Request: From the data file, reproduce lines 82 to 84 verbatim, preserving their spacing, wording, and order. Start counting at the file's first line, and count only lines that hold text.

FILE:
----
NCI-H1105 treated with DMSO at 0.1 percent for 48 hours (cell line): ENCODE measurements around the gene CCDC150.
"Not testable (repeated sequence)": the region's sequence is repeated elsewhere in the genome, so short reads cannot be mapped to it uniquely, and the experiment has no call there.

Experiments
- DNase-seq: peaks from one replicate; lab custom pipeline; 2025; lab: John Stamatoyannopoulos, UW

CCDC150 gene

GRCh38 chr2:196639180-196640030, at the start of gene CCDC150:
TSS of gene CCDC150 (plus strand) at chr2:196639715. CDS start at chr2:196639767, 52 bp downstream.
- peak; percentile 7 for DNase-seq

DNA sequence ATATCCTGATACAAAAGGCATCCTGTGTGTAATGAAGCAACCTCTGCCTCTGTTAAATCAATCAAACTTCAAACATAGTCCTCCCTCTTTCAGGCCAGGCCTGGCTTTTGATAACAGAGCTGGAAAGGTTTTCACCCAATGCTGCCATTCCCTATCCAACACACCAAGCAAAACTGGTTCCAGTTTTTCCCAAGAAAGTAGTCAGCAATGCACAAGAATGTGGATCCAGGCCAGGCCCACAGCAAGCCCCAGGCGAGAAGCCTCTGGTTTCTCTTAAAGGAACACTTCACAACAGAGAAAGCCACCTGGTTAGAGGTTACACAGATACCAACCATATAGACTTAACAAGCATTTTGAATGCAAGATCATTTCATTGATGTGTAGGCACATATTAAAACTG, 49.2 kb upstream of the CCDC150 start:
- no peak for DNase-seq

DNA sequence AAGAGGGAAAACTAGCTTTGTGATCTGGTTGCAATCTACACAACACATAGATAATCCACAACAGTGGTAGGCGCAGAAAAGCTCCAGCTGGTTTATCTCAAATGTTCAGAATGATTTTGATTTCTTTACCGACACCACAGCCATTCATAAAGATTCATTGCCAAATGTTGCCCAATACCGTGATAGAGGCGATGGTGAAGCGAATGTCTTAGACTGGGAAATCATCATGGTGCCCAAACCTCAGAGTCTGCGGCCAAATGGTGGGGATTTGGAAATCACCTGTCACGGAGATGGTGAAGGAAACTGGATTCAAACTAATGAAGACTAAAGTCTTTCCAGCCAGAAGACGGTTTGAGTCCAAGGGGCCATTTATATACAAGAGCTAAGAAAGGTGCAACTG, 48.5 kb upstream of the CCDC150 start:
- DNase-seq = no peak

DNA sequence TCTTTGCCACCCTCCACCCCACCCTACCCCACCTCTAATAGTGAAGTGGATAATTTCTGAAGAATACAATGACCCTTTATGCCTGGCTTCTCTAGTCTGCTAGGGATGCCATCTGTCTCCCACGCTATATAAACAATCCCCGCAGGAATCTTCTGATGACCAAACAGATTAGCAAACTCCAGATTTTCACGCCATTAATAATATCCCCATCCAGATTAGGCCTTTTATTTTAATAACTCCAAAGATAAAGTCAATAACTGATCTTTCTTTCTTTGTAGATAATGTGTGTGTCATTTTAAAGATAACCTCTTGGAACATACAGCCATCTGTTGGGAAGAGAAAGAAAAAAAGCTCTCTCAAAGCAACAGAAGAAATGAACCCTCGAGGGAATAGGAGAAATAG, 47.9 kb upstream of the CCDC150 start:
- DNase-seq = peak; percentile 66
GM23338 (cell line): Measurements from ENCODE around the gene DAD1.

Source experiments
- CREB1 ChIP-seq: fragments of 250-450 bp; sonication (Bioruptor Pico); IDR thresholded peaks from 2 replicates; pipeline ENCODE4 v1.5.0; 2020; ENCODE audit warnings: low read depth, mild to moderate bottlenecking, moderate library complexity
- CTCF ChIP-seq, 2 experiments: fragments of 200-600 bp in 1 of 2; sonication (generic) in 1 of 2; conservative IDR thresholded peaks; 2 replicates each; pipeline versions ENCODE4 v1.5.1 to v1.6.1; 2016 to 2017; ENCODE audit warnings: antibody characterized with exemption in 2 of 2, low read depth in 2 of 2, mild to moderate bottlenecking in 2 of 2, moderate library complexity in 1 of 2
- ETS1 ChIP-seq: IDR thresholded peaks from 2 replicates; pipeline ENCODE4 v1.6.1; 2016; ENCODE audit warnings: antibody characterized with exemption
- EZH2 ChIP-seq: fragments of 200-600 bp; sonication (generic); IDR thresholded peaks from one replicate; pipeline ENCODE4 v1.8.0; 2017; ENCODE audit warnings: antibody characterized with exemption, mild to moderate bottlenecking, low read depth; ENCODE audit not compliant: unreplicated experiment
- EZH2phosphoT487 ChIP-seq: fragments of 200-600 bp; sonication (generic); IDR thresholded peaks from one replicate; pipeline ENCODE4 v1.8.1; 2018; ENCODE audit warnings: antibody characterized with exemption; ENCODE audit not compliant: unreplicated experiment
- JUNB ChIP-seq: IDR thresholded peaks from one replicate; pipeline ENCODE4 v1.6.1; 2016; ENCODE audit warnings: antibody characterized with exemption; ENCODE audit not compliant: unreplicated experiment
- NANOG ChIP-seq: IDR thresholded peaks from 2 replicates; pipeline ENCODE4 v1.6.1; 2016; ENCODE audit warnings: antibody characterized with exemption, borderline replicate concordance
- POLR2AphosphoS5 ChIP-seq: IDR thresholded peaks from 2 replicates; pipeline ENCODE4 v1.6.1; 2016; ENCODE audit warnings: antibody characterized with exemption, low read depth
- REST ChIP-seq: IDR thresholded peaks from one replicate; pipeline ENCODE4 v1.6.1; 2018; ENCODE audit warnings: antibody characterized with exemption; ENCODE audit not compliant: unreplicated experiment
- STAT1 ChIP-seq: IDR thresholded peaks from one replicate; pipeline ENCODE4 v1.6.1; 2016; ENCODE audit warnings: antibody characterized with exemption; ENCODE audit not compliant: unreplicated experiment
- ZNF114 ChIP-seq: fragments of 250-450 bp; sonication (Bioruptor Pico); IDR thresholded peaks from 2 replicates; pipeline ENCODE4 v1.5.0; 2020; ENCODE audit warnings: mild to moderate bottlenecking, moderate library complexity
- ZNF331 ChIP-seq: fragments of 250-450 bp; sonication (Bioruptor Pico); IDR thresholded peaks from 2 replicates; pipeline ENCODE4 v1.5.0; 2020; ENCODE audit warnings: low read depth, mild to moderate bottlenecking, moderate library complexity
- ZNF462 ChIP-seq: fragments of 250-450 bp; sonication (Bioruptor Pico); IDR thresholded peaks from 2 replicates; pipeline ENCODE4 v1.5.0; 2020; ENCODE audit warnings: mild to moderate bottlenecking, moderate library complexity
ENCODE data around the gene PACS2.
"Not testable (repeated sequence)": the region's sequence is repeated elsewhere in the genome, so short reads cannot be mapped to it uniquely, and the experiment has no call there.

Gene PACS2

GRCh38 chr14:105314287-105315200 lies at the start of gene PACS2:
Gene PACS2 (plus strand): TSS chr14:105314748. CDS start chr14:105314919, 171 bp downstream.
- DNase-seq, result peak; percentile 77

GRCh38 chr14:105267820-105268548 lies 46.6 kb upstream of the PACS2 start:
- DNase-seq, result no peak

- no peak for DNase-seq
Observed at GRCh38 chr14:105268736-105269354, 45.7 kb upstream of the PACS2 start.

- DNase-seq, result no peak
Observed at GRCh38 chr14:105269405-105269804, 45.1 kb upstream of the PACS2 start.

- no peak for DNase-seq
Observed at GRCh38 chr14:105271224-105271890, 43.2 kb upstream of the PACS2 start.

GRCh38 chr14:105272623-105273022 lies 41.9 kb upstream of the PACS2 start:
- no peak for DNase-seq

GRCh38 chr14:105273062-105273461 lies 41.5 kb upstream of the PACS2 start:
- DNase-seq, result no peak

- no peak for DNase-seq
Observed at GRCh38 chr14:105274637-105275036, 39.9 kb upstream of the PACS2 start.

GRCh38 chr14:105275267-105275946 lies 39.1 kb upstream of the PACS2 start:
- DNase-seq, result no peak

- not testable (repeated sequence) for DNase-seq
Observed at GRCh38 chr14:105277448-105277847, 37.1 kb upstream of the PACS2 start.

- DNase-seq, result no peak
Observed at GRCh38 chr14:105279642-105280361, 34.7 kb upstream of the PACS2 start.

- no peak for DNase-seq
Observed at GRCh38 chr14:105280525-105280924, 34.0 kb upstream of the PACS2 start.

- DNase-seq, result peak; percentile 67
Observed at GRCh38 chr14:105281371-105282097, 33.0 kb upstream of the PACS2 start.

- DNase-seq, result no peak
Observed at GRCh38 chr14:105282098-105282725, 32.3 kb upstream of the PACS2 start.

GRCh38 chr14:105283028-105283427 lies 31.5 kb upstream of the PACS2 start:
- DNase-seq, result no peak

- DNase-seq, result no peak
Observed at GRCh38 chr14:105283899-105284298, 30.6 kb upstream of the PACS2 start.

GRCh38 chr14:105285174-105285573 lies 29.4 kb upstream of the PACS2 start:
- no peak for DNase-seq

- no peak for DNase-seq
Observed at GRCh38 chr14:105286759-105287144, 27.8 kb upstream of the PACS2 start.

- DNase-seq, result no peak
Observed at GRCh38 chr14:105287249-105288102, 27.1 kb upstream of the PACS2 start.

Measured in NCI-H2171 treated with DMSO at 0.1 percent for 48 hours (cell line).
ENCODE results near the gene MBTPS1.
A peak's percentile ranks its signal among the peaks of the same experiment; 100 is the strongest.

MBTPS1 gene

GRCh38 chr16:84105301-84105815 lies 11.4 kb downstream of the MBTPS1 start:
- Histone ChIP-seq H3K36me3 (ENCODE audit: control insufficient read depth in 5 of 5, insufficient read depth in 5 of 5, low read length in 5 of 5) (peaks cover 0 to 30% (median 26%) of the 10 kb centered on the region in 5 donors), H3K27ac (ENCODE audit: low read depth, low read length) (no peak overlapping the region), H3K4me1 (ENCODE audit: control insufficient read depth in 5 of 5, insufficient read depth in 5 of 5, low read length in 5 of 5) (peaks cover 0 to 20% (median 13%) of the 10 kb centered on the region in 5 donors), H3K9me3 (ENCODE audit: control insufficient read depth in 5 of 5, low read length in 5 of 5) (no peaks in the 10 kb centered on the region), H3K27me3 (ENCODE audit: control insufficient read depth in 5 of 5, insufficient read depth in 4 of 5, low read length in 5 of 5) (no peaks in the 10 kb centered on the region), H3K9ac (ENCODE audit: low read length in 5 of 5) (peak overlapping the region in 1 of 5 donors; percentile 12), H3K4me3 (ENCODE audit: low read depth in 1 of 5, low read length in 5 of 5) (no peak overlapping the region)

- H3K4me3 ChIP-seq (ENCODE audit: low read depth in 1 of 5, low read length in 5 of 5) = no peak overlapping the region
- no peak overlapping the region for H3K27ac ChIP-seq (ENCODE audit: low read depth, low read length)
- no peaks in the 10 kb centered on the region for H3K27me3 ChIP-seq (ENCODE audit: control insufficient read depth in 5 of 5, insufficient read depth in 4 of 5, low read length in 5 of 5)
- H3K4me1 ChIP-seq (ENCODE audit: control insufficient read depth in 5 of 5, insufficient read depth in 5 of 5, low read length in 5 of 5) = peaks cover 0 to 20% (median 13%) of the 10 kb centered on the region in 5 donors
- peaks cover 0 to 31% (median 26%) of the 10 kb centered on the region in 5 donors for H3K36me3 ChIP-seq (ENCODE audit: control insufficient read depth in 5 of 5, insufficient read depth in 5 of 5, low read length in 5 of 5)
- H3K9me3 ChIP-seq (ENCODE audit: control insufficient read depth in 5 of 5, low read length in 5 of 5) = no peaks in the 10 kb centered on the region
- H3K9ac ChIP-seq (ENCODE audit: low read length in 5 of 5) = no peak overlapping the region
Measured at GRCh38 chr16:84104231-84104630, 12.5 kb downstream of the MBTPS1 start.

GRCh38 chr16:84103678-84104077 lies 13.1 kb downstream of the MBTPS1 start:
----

- peaks cover 0 to 31% (median 26%) of the 10 kb centered on the region in 5 donors for H3K36me3 ChIP-seq (ENCODE audit: control insufficient read depth in 5 of 5, insufficient read depth in 5 of 5, low read length in 5 of 5)
- H3K9me3 ChIP-seq (ENCODE audit: control insufficient read depth in 5 of 5, low read length in 5 of 5) = no peaks in the 10 kb centered on the region
- H3K9ac ChIP-seq (ENCODE audit: low read length in 5 of 5) = no peak overlapping the region